Anderson, a transfer from Boston College, led the Wildcats in scoring (15.3 ppg) and rebounds (10.1 rpg) in the 2015-16 season. He was also able to shoot 74.5% from the free throw line.
In his year away from the court due to the transfer rule and injury, Anderson rehabbed his shoulder in a way that allowed him to become the strongest player in program history (literally broke the bench press record). The moment he returned to the floor for his senior year, you could tell that he was going to be Arizona’s most important player throughout the year.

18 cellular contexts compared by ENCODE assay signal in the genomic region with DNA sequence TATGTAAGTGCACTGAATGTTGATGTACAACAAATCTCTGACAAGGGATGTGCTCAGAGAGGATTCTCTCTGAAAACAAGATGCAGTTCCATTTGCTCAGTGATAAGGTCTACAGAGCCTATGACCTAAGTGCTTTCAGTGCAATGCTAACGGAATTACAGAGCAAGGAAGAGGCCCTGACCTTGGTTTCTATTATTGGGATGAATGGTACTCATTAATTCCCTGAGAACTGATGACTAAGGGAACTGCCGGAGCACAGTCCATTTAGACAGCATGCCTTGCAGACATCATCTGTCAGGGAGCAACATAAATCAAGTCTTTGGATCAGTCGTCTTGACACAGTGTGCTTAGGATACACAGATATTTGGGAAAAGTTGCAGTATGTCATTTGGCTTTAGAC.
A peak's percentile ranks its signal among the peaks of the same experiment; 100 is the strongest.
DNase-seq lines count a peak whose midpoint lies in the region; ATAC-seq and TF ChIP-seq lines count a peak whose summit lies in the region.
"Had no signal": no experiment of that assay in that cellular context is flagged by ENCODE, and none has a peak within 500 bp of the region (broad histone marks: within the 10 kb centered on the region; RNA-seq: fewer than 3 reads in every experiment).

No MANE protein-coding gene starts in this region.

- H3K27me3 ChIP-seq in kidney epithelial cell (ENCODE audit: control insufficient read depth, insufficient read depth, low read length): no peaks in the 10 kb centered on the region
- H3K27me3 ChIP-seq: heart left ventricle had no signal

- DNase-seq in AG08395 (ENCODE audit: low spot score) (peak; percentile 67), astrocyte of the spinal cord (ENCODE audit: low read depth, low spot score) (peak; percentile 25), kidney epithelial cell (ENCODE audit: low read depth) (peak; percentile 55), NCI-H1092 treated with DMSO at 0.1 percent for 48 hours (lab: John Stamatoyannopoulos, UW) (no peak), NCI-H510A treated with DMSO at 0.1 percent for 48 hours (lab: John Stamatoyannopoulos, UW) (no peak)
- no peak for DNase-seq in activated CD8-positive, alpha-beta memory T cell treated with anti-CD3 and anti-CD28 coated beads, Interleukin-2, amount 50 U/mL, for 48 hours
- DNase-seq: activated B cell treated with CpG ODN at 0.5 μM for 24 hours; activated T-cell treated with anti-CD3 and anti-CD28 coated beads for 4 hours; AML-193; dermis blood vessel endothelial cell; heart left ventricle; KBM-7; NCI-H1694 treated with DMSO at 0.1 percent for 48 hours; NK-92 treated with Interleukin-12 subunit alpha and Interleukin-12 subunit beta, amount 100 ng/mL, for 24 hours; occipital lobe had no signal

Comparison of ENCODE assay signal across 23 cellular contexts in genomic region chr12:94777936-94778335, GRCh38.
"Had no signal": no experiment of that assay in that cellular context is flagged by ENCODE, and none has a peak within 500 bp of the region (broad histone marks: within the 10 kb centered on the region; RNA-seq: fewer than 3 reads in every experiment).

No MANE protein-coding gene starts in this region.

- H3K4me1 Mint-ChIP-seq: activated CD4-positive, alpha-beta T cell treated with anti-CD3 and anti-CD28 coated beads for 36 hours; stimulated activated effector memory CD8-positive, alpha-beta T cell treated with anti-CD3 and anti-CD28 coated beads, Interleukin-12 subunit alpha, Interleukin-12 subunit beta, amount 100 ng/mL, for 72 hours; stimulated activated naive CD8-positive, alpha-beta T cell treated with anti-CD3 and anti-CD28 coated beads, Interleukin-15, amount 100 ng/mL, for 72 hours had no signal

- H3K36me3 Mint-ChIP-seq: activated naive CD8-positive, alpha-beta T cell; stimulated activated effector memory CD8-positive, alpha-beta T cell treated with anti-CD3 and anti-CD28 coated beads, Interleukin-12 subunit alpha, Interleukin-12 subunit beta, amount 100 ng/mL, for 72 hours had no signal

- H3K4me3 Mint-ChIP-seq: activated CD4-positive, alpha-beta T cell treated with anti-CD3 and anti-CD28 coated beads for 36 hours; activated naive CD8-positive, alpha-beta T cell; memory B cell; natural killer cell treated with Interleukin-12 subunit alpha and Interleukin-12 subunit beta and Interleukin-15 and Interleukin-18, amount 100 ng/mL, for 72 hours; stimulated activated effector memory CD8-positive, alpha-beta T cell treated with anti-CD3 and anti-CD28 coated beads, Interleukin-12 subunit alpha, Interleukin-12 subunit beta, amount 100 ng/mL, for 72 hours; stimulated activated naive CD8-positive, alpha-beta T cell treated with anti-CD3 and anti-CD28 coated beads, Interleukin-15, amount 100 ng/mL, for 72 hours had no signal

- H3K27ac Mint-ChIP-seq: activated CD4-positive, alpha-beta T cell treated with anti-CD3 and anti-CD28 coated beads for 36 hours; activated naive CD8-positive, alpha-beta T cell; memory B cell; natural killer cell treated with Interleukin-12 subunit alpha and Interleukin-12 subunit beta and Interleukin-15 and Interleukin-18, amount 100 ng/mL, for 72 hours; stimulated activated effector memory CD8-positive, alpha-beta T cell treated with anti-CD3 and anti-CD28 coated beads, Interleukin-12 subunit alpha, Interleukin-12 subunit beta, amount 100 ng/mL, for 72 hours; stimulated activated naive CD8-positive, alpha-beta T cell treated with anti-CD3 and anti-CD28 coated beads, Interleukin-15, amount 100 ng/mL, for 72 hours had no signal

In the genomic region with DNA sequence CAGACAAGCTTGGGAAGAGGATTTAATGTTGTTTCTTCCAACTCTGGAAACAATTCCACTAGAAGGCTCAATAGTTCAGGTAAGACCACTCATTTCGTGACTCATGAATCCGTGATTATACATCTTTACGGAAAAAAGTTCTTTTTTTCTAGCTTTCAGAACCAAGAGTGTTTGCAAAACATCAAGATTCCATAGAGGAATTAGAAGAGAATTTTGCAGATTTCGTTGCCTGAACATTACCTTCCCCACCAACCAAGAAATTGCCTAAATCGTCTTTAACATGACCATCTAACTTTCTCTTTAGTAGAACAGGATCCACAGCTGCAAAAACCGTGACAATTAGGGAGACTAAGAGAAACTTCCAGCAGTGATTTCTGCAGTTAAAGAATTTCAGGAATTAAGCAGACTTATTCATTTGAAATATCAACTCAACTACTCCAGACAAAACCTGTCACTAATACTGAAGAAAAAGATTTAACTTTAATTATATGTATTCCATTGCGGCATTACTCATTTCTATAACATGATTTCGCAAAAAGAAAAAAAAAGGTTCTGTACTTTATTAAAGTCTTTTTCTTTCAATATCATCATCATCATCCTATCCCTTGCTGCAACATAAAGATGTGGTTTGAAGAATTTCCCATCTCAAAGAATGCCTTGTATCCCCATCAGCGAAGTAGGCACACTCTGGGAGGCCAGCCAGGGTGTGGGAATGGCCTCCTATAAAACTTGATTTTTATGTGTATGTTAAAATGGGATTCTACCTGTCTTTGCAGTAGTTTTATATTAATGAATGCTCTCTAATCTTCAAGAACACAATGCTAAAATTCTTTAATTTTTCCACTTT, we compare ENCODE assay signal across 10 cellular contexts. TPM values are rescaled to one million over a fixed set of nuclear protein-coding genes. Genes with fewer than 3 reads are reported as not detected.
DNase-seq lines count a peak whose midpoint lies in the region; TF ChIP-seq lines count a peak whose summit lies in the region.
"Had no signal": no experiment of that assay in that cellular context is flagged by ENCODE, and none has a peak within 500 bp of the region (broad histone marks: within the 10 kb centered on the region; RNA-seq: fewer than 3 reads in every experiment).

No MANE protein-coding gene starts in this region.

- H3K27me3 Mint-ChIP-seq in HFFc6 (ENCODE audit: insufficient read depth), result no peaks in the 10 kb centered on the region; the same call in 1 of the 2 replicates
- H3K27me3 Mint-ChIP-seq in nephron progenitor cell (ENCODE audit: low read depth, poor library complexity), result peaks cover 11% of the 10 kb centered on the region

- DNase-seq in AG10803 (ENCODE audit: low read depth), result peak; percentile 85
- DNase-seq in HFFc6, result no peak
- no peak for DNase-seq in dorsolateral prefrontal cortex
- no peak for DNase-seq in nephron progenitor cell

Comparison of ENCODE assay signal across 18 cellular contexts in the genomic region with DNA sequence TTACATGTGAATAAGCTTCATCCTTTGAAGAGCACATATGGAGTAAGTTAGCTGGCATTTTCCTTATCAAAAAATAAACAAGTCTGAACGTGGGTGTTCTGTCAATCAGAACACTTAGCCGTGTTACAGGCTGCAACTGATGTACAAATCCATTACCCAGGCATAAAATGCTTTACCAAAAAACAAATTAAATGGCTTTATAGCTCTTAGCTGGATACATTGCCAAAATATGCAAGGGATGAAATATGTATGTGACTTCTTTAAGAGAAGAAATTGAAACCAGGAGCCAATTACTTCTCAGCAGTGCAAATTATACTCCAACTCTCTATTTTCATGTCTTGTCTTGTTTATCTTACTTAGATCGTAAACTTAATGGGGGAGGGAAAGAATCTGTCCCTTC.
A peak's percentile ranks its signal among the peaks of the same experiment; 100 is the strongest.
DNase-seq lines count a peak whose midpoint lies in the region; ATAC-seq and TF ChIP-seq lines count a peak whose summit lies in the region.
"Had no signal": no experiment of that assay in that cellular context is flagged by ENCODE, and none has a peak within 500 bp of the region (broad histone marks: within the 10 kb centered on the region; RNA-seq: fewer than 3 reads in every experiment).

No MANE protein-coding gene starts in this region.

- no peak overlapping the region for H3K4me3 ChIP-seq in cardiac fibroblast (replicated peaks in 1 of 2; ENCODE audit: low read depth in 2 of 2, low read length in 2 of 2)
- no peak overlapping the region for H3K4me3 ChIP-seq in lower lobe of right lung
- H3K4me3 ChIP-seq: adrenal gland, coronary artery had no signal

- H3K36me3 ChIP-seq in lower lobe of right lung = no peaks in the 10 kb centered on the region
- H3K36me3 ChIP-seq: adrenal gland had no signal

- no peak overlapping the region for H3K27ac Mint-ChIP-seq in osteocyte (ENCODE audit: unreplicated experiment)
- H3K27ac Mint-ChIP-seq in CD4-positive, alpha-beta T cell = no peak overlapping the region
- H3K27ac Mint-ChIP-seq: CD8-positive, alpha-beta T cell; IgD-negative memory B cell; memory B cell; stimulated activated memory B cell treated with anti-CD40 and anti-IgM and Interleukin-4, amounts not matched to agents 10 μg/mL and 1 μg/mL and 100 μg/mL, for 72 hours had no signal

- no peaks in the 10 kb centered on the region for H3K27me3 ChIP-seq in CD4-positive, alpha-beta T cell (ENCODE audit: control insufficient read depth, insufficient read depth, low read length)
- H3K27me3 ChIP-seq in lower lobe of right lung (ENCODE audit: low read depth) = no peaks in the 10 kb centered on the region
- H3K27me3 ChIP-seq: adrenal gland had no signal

Even though he averaged a double-double, his defense was the weakness in his game, particularly against power forwards that could play above the three point line. His inability to cover a guy one-on-one in certain situations forced Sean Miller to use a zone defense for the first time in his Arizona tenure.
His Boston College career was fairly consistent as well, as he always averaged double-digit scoring and just under eight rebounds per game in each season. He also impressed at this year’s Portsmouth Invitational, leading those players in rebounding and was third in scoring.
Anderson could certainly impress with his play and make his way to an NBA roster. As long as he can defend away from the basket, there’s no reason to think he can’t at least get some run in the league.